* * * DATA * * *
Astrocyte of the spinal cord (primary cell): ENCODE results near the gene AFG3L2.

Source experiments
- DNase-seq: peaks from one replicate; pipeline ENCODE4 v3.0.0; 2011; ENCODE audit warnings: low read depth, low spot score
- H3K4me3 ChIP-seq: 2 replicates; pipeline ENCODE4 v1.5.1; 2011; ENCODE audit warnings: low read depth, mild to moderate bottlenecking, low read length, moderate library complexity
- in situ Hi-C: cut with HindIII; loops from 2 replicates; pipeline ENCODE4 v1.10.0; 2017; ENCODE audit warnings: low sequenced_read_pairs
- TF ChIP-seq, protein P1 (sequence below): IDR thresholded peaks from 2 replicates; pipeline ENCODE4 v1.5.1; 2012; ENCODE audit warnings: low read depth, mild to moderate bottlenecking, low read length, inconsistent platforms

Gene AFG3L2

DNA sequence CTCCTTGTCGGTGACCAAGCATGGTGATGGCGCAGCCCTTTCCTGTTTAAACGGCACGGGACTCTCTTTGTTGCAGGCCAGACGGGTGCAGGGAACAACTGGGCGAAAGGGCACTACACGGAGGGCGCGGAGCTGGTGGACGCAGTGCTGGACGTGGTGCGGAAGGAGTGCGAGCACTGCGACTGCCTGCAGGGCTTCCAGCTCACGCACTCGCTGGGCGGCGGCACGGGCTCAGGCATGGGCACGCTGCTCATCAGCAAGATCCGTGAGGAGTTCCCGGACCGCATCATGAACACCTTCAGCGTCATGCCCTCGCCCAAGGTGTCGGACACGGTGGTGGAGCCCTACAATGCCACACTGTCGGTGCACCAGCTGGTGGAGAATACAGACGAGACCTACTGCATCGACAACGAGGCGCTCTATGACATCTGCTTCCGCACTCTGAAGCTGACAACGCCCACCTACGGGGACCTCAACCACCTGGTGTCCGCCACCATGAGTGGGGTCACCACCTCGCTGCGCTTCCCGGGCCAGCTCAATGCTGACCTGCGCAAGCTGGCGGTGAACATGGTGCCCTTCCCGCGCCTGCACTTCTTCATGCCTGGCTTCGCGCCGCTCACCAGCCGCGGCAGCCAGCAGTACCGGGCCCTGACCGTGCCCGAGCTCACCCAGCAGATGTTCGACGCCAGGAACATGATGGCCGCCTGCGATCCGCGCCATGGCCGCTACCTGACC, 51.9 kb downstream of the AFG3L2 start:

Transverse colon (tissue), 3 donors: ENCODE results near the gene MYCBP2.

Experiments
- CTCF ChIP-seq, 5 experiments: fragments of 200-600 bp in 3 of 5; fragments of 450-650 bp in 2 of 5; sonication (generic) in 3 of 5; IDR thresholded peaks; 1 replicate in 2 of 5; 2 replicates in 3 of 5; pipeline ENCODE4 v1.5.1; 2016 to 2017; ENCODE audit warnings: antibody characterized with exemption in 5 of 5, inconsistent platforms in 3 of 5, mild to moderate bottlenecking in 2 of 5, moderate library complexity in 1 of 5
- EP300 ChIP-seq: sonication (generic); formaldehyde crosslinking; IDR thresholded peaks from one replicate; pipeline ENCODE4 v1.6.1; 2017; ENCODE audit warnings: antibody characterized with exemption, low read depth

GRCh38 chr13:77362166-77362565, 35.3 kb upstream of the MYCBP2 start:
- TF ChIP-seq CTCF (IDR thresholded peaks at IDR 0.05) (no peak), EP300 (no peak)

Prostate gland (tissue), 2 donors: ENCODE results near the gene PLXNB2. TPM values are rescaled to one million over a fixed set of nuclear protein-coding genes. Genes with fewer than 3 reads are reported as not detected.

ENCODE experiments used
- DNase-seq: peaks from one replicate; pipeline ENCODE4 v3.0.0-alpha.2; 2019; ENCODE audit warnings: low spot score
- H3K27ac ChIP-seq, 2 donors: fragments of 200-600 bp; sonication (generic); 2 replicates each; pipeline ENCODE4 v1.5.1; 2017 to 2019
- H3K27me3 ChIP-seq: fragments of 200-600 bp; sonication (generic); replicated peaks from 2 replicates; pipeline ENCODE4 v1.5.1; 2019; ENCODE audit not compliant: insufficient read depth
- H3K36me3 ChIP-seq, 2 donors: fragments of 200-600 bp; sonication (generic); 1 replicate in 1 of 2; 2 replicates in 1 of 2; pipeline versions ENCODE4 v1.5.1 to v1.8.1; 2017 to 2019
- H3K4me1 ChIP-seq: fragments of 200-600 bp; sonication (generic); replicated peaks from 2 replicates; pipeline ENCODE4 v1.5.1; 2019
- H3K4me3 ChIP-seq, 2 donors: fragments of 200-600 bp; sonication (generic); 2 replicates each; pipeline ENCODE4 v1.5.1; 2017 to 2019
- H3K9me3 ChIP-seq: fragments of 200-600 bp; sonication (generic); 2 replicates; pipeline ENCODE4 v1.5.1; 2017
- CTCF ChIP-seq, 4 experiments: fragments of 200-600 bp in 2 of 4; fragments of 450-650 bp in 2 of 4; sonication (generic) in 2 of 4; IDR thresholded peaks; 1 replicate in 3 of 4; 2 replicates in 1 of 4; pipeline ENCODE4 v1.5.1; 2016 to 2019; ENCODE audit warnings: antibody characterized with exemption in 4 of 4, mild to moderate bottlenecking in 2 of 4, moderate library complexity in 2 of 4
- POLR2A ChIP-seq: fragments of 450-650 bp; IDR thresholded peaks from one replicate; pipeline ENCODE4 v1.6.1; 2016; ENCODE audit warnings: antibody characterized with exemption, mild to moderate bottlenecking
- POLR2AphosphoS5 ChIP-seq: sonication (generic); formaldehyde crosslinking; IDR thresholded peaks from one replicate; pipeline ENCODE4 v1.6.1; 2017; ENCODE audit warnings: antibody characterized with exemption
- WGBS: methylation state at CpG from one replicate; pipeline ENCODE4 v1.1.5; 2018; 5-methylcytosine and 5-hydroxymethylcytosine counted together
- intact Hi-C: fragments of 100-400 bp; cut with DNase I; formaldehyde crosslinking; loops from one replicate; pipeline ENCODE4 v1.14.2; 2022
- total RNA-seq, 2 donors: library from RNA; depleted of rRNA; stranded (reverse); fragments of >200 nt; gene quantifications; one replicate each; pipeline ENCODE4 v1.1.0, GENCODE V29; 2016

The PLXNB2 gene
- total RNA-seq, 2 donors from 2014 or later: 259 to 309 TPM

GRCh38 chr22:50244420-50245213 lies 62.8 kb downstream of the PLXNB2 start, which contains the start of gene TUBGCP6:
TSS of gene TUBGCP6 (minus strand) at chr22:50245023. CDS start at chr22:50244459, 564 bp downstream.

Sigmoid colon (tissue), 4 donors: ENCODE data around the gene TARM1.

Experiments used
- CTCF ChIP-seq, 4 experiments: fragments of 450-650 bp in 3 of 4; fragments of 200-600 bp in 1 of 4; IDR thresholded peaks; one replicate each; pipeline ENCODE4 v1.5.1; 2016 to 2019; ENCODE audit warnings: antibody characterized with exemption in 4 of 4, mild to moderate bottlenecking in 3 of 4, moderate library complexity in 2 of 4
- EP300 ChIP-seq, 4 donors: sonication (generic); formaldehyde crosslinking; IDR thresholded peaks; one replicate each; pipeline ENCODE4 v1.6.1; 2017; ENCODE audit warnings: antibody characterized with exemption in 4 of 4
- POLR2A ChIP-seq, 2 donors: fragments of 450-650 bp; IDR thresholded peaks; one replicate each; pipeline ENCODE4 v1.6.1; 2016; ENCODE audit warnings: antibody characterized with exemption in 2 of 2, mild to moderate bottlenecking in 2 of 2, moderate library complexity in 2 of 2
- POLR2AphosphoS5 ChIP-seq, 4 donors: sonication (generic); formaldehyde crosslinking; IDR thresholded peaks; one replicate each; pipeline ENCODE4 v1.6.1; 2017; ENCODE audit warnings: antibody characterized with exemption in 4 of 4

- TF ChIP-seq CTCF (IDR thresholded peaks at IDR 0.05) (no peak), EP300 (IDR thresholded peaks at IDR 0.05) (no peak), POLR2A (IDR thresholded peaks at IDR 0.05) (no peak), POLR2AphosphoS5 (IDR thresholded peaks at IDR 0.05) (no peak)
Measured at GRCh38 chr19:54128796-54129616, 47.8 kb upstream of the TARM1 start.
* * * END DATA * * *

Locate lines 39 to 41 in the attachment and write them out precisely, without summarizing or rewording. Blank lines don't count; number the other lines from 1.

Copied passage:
- POLR2AphosphoS5 ChIP-seq, 4 donors: sonication (generic); formaldehyde crosslinking; IDR thresholded peaks; one replicate each; pipeline ENCODE4 v1.6.1; 2017; ENCODE audit warnings: antibody characterized with exemption in 4 of 4

- TF ChIP-seq CTCF (IDR thresholded peaks at IDR 0.05) (no peak), EP300 (IDR thresholded peaks at IDR 0.05) (no peak), POLR2A (IDR thresholded peaks at IDR 0.05) (no peak), POLR2AphosphoS5 (IDR thresholded peaks at IDR 0.05) (no peak)
Measured at GRCh38 chr19:54128796-54129616, 47.8 kb upstream of the TARM1 start.